In addition to these internal actions, you can reduce the incentive for the attacker by sharing your newfound threat intelligence with the IoT community. In all likelihood, you’re not the only victim of this attack. The bad actor is probably creating one piece of code and attacking multiple systems with it. If the attack works on just 5% of those systems, the hacker still gets a huge return. But if the threat is quickly identified and publicized, more companies will block the attack, and it’s no longer economically viable to be “the bad guy.”
You’ve identified the problem and contained it — now, it’s time to get rid of it. In this stage, be sure that you’re targeting the root cause of the problem to avoid causing unnecessary damage to important data and files in your system. In IoT, you might release a patch via OTA, revoke a device’s permission to connect to the cloud, and in some cases going out into the field and collecting devices may be appropriate.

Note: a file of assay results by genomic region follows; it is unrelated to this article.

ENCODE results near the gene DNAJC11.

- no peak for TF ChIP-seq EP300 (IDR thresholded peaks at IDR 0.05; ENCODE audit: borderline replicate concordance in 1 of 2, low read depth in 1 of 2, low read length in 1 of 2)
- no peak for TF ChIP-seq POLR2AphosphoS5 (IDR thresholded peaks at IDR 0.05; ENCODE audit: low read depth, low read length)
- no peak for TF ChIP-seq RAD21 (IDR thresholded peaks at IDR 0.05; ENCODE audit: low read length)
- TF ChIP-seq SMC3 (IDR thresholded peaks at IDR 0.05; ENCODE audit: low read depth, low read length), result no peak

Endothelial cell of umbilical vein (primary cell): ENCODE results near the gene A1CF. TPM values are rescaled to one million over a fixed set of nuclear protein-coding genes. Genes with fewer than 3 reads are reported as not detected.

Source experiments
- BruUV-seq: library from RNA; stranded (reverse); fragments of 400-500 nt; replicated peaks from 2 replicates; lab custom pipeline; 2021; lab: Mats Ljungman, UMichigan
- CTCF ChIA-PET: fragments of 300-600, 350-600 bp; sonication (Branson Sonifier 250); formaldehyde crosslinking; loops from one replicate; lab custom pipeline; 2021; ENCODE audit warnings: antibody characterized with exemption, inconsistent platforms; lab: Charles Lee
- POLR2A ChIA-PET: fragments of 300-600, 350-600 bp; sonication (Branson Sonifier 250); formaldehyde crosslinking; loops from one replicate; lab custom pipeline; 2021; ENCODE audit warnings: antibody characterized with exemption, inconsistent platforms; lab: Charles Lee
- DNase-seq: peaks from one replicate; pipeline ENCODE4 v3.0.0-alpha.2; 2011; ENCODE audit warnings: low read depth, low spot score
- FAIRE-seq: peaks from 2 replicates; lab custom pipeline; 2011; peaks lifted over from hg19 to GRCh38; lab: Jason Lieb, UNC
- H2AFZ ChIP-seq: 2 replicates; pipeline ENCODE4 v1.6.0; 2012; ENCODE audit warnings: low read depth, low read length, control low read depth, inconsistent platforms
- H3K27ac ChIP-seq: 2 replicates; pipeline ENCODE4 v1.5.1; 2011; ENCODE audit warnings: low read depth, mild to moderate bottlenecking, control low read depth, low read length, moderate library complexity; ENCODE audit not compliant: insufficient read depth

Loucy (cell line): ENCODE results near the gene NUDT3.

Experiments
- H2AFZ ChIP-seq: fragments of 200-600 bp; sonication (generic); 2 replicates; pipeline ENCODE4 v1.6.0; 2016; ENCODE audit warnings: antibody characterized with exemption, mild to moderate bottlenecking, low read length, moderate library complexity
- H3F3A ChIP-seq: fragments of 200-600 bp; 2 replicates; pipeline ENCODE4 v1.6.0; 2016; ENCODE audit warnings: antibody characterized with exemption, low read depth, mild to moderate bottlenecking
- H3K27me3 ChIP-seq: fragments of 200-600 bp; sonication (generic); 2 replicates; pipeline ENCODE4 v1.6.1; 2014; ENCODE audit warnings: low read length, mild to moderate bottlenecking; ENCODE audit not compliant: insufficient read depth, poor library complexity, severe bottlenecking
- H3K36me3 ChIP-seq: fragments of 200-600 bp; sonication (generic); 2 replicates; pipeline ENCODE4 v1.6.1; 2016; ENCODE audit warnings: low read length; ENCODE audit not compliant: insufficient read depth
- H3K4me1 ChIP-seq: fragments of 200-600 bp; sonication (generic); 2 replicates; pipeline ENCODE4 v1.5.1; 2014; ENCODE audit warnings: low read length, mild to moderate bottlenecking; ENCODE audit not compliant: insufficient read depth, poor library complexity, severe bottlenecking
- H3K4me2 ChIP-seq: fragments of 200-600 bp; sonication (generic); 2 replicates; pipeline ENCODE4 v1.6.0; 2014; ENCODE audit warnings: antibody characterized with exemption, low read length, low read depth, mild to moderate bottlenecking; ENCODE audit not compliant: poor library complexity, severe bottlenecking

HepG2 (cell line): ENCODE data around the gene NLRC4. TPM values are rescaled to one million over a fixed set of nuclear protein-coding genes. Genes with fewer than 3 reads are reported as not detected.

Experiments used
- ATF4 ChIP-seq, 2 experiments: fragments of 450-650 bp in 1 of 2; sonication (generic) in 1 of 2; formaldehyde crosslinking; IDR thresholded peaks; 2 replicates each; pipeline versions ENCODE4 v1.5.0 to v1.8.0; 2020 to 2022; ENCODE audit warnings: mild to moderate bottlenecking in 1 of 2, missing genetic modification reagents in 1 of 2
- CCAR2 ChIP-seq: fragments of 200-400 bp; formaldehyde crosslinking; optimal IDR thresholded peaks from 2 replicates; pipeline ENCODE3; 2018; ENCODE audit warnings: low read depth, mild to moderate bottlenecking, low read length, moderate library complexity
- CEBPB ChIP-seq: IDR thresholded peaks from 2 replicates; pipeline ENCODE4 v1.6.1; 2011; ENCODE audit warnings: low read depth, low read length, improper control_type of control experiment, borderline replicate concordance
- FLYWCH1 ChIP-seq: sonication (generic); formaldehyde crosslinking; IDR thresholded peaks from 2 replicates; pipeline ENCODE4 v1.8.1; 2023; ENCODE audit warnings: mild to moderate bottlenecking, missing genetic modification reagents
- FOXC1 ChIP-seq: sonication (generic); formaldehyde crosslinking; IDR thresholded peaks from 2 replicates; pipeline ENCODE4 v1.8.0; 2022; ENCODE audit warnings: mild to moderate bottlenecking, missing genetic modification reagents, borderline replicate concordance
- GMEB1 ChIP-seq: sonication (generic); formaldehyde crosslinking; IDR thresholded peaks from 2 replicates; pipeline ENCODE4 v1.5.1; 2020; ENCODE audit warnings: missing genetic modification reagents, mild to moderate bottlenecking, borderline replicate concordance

Recovery is an important step to minimize current and future disruption for users and business units. In this phase, you’ll restore your data, reestablish your systems, and return to normal operations.
6. Lessons Learned
At this point, you might be breathlessly taking a seat and wiping the sweat from your forehead. But you’re not quite done yet. Using the documentation you’ve been collecting along the way, go back and do a risk assessment of your environment to understand what can be improved. Additionally, evaluate your response. How does your incident response need to change? What mistakes were made? What went well? Though you always hope there won’t be a next time, being prepared costs less than the alternative.
Incident response in IoT is really all about anticipating what kinds of attacks are going to be possible from your edge Things, and then being prepared to diagnose when an attack is occurring and take appropriate actions.
While the framework provided above is not comprehensive, it provides a solid starting point for responding to IoT security incidents in a way that’s efficient and repeatable, minimizes risk, and doesn’t drive up costs unnecessarily.